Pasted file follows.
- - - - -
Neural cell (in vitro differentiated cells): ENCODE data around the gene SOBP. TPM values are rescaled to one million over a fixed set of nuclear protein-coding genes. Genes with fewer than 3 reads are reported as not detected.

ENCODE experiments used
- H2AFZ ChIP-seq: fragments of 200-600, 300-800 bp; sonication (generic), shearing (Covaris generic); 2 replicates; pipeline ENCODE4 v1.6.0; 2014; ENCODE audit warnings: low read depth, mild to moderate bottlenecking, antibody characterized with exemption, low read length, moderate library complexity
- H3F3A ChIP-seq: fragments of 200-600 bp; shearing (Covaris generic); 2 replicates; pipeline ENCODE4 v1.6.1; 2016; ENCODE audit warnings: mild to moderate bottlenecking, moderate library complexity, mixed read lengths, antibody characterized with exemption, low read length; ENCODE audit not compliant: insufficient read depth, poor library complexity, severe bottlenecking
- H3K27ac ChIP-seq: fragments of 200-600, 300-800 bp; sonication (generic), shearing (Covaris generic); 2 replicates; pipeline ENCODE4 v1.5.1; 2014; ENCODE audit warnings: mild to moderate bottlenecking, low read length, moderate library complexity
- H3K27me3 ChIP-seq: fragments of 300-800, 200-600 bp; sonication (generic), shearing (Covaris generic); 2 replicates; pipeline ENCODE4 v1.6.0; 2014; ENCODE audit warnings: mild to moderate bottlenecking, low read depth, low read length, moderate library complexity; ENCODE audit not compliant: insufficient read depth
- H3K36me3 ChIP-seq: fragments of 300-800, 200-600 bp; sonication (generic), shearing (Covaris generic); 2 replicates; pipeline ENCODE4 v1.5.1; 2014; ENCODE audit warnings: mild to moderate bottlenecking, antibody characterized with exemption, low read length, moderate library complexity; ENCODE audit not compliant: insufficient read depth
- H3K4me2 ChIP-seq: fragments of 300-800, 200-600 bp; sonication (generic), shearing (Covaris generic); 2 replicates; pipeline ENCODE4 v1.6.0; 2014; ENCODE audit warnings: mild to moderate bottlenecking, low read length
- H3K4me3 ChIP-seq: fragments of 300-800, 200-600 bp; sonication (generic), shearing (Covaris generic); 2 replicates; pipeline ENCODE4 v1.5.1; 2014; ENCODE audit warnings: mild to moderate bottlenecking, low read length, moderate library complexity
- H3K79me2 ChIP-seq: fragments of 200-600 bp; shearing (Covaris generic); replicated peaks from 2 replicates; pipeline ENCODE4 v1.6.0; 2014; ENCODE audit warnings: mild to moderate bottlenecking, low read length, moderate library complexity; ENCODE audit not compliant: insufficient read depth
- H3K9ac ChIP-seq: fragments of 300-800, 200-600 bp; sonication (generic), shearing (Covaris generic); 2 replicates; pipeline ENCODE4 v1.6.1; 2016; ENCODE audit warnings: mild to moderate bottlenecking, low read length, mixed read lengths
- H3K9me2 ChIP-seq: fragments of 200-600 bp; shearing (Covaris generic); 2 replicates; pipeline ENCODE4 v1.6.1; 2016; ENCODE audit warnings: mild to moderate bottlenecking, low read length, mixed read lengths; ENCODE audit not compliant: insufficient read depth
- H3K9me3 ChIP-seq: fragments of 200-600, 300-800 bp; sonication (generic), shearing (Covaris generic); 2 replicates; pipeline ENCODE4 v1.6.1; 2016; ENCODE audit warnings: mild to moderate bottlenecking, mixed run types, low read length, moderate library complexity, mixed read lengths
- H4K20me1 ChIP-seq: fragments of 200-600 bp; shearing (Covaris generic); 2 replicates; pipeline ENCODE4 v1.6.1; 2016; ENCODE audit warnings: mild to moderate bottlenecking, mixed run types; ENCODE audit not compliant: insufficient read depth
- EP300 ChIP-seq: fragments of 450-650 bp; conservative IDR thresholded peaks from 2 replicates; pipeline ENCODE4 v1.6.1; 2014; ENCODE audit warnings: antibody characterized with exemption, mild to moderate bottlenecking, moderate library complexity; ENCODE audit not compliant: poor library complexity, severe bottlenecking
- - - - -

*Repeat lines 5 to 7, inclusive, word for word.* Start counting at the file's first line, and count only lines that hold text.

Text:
- H3K27ac ChIP-seq: fragments of 200-600, 300-800 bp; sonication (generic), shearing (Covaris generic); 2 replicates; pipeline ENCODE4 v1.5.1; 2014; ENCODE audit warnings: mild to moderate bottlenecking, low read length, moderate library complexity
- H3K27me3 ChIP-seq: fragments of 300-800, 200-600 bp; sonication (generic), shearing (Covaris generic); 2 replicates; pipeline ENCODE4 v1.6.0; 2014; ENCODE audit warnings: mild to moderate bottlenecking, low read depth, low read length, moderate library complexity; ENCODE audit not compliant: insufficient read depth
- H3K36me3 ChIP-seq: fragments of 300-800, 200-600 bp; sonication (generic), shearing (Covaris generic); 2 replicates; pipeline ENCODE4 v1.5.1; 2014; ENCODE audit warnings: mild to moderate bottlenecking, antibody characterized with exemption, low read length, moderate library complexity; ENCODE audit not compliant: insufficient read depth